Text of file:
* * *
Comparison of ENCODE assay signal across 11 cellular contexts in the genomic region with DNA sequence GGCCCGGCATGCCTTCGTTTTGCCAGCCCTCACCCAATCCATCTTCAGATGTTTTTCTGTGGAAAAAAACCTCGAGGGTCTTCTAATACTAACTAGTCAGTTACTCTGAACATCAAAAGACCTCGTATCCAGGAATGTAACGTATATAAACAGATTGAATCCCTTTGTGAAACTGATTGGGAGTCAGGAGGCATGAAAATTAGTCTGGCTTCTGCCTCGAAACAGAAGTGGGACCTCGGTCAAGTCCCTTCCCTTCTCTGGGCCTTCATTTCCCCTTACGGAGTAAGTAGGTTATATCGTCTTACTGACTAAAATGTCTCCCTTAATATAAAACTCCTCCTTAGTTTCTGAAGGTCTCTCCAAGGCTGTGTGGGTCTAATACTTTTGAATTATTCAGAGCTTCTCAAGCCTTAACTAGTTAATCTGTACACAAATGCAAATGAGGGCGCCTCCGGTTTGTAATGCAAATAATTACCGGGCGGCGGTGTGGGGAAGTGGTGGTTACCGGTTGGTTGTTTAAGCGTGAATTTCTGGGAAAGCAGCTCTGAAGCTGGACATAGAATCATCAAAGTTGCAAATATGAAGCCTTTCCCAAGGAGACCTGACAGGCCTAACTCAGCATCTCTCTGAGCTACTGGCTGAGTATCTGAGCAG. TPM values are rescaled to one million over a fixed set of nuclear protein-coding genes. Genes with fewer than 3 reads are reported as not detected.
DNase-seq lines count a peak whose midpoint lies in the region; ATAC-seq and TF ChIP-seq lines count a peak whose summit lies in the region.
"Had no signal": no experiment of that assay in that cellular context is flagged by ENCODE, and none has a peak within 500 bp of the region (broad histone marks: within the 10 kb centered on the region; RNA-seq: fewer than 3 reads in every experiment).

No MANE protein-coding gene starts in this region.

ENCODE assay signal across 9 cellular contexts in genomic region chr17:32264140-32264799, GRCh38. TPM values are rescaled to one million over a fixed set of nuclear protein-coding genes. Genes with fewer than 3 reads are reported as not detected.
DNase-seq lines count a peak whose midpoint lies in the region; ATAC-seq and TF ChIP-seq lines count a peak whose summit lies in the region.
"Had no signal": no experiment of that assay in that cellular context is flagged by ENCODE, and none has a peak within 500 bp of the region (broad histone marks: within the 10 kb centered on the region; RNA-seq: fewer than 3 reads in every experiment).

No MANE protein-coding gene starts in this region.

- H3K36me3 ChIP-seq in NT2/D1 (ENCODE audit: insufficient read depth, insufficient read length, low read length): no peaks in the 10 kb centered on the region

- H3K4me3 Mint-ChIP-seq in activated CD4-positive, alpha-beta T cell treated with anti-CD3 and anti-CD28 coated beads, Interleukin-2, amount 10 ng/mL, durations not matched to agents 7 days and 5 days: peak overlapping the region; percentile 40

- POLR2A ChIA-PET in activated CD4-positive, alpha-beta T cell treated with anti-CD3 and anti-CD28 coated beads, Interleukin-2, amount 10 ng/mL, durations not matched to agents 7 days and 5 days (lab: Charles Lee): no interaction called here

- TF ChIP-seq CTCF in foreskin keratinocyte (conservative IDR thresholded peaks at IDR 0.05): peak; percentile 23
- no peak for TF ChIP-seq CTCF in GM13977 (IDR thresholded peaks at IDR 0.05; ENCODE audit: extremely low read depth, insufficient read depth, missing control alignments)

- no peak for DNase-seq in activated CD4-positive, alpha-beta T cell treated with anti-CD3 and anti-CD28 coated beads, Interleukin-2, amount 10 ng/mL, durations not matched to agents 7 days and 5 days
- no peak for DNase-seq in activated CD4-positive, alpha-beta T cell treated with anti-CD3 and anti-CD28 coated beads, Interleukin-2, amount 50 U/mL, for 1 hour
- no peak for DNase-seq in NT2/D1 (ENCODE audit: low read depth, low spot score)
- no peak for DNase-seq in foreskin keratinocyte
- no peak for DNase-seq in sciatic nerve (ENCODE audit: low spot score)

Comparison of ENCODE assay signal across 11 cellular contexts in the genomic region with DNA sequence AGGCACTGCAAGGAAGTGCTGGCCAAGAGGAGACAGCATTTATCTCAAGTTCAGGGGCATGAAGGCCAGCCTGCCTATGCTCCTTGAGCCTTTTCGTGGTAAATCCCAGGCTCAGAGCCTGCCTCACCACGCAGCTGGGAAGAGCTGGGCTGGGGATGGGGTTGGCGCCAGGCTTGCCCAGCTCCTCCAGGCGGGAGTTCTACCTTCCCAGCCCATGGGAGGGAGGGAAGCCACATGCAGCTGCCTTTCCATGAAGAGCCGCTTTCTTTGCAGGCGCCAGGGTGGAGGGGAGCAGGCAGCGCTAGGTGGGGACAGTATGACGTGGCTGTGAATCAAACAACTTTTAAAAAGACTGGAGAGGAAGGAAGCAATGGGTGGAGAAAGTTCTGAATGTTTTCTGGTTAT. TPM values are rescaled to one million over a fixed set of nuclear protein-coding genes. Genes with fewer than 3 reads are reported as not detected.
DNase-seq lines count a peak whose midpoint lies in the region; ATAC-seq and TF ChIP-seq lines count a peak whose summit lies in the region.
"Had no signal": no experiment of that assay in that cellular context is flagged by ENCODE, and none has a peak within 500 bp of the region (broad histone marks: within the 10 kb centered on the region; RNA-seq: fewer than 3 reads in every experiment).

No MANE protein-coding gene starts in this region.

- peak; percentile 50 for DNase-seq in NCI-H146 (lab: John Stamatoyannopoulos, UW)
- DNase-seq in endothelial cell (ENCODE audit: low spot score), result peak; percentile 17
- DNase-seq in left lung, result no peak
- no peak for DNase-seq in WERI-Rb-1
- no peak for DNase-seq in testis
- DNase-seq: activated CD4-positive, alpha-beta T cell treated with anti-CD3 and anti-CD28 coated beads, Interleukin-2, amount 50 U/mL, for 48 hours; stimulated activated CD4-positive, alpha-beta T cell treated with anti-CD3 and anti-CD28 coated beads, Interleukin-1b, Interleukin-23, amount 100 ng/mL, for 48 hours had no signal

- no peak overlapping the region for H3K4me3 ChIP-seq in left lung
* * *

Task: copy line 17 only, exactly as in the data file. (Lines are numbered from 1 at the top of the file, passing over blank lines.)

- no peak for DNase-seq in foreskin keratinocyte